When asked, "What's the best way to facilitate ball movement," Doc Rivers made it sound so easy.
"Um, passing," Rivers answered before last night's 96-89 win over the Cavaliers in Game 5.
In the last few games, with his team taking what he called "hero" shots trying to get themselves out of jams instead of trusting each other, Rivers wanted the Celtics to make passing a priority.
Then in the second quarter, down 11 and counting, Rivers watched.
Ray Allen was stonewalled on a drive to the middle, but instead of forcing up a shot, he found Kendrick Perkins, who kicked it out to Kevin Garnett, who swung a pass to James Posey, who found Sam Cassell on the wing. And instead of forcing up a shot, Cassell made the fifth pass of the possession, back to Allen in the corner for a three that pulled the Celtics within 8.
Minutes later, they closed the quarter on a 12-3 run.
"It's amazing when the ball moves and touches people's hands how good you look all of a sudden offensively," Rivers said.
The Celtics had 25 assists on 37 field goals, the most helpful they've been all series - and the most they've scored.
Had he been waiting on something like this? Sure. Does it take time? Absolutely. Is he glad that time came last night? "I'm thrilled. At some point, you just knew that they would start trusting each other again."
The Celtics were down by as many as 12 in the second quarter with LeBron James looking superhuman (he scored 11 of the Cavaliers' first 16).
Rivers didn't call too many timeouts, but when he did he told his guys not to press the panic button.
"The biggest part that I was really happy about was we didn't panic," Rivers said. "That's all I kept saying in the timeouts. I told them things were not going well. But that's OK, just hang in there and they did."
Garnett hit a jumper from the elbow, then Rajon Rondo drilled a pair of threes in the second and next thing you know, the Celtics went from being nearly buried from the jump to within 3 points at the half.
It was their most crucial run of the game.
"We made that run," Paul Pierce said. "We got a defensive spark and we got a couple threes out of Rondo, so that really kind of started our run going into halftime. We finished off the quarter on a good note and it carried over into the third quarter and we were able to get a lead and never relinquish it."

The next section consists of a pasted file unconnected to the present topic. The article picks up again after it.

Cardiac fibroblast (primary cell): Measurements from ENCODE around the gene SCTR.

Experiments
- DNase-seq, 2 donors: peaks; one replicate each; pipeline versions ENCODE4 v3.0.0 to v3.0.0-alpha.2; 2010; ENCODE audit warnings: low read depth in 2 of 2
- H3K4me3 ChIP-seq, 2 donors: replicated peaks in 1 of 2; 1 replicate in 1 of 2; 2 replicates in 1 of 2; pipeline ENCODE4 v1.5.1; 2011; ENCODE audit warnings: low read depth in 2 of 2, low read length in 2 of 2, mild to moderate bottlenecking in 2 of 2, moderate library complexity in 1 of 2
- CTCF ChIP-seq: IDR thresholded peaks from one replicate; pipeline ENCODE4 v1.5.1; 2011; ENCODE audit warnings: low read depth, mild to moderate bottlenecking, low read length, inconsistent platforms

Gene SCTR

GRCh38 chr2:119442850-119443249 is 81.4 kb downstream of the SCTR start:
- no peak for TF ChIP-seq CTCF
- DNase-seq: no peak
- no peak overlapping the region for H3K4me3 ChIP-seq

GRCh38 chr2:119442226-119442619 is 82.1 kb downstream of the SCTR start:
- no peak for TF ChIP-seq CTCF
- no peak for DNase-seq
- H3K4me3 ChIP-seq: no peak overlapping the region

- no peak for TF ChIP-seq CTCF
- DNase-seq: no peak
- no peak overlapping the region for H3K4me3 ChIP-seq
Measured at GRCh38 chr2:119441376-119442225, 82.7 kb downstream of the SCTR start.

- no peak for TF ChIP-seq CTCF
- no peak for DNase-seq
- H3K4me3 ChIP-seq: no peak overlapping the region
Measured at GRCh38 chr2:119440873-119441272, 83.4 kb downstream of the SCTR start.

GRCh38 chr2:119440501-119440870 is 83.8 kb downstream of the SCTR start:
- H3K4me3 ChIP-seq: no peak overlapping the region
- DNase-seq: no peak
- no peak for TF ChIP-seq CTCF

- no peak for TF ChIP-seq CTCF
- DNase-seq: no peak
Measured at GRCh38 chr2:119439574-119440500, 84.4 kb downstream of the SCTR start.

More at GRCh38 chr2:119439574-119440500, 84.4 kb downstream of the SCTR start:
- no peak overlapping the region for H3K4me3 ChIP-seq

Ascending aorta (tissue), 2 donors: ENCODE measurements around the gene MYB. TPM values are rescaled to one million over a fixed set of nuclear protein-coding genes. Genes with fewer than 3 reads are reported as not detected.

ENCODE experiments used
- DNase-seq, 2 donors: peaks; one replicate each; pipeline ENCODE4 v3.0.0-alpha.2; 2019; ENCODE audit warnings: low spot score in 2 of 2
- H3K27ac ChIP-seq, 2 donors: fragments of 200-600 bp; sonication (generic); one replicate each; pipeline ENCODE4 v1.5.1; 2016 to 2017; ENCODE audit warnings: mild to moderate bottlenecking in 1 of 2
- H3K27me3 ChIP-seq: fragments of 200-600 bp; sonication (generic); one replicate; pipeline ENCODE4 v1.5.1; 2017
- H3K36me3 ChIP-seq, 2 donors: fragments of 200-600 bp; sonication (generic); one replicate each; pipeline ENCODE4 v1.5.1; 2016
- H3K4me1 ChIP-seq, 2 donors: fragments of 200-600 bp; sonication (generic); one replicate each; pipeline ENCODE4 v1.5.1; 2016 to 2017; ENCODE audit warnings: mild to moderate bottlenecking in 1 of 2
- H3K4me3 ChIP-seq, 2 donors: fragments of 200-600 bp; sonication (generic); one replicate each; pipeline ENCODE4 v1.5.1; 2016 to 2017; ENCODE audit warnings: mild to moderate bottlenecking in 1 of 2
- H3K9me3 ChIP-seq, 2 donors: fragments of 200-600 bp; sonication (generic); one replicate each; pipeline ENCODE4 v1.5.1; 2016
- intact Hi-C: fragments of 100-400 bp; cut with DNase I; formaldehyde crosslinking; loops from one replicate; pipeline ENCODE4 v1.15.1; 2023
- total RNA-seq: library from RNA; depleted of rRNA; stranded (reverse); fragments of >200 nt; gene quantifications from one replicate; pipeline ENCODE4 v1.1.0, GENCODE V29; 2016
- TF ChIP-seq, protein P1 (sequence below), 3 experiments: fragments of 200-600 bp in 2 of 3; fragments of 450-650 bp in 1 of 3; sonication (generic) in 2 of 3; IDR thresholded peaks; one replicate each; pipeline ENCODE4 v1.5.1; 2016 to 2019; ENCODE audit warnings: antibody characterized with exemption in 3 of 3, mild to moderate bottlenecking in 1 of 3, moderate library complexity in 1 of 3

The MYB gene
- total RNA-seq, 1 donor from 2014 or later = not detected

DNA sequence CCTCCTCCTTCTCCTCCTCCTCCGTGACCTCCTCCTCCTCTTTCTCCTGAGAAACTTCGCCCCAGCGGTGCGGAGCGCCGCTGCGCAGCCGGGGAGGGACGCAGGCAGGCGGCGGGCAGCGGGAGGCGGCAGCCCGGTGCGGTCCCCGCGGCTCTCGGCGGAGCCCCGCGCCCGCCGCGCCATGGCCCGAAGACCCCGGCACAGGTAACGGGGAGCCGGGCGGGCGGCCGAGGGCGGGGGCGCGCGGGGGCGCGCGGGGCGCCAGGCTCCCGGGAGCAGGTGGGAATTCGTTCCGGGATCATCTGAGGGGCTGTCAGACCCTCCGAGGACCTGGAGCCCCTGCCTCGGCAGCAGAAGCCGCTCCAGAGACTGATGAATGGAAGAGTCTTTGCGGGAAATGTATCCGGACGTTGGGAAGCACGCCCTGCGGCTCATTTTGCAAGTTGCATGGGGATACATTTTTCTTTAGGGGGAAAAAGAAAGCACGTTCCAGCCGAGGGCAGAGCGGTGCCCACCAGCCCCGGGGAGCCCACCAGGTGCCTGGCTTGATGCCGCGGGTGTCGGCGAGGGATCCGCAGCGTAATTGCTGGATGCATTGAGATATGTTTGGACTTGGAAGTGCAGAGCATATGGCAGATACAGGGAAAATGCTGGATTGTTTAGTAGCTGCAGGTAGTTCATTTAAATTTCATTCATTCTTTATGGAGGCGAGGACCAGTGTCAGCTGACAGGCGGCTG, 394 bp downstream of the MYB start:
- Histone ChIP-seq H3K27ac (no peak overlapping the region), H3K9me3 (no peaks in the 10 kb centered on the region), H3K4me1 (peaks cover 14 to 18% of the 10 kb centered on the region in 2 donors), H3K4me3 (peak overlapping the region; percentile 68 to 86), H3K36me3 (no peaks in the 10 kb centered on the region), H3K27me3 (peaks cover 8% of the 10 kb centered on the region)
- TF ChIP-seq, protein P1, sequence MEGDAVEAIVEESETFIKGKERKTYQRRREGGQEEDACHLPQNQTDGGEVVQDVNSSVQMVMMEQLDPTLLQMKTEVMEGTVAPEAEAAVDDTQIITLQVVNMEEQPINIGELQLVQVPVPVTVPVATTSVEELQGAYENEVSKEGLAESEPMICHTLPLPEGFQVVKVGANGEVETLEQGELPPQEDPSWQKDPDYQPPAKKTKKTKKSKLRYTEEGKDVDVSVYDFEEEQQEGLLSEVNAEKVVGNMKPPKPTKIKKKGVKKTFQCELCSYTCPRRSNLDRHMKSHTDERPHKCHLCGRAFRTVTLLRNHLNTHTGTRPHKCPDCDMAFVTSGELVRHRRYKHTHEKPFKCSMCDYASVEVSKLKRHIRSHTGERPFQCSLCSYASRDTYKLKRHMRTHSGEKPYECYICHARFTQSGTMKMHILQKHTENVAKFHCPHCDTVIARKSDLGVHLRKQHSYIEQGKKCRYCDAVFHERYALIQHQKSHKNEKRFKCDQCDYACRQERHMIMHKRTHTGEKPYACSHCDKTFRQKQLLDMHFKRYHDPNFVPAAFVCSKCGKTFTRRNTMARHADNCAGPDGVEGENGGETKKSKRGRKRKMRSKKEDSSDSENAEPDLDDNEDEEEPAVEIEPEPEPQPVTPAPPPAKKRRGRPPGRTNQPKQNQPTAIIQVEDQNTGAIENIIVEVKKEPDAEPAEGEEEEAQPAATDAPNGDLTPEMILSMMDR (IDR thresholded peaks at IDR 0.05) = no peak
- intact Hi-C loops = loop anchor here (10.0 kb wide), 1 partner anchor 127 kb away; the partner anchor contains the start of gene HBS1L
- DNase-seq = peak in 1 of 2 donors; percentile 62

Rondo had a game-high 13 assists, but Pierce and Garnett combined for seven, including one in the third quarter in which Garnett fed Pierce on a give-and-go along the baseline that ended up as a two-handed dunk that made it 69-58, Celtics.
"You always want to make the right play," Rivers said. "And I think, at times, if you're struggling you hold on to the ball a little bit longer because you try to figure out a way to get yourself going. But the right play is in front of you and just make the right play."
Rivers's coaching became a national concern when ESPN questioned everything from his bench rotation to his adjustments. Even in the crowd, fans murmured it was time for Rivers to start coaching.
To the press, Rivers just blew it off.
"When you're winning, the guys you're playing are just perfect," Rivers said. "And when you're losing, that's when everybody wants [the] backup quarterback. That's basically how it works."
He did make some adjustments, though. Before the game, he said Cassell was going to be the first man off the bench. But Cassell was struggling against Daniel Gibson, so Rivers laid off and said Eddie House would be his option in the second half, if needed.
Rivers said it was no use for his team to talk. It had to play it out. Still, he said he wasn't about to explain himself.
"I don't need to," he said. "I like what we do; I like our record. We've been doing the same thing all year and whoever doesn't like it, tough. We're going to keep doing it."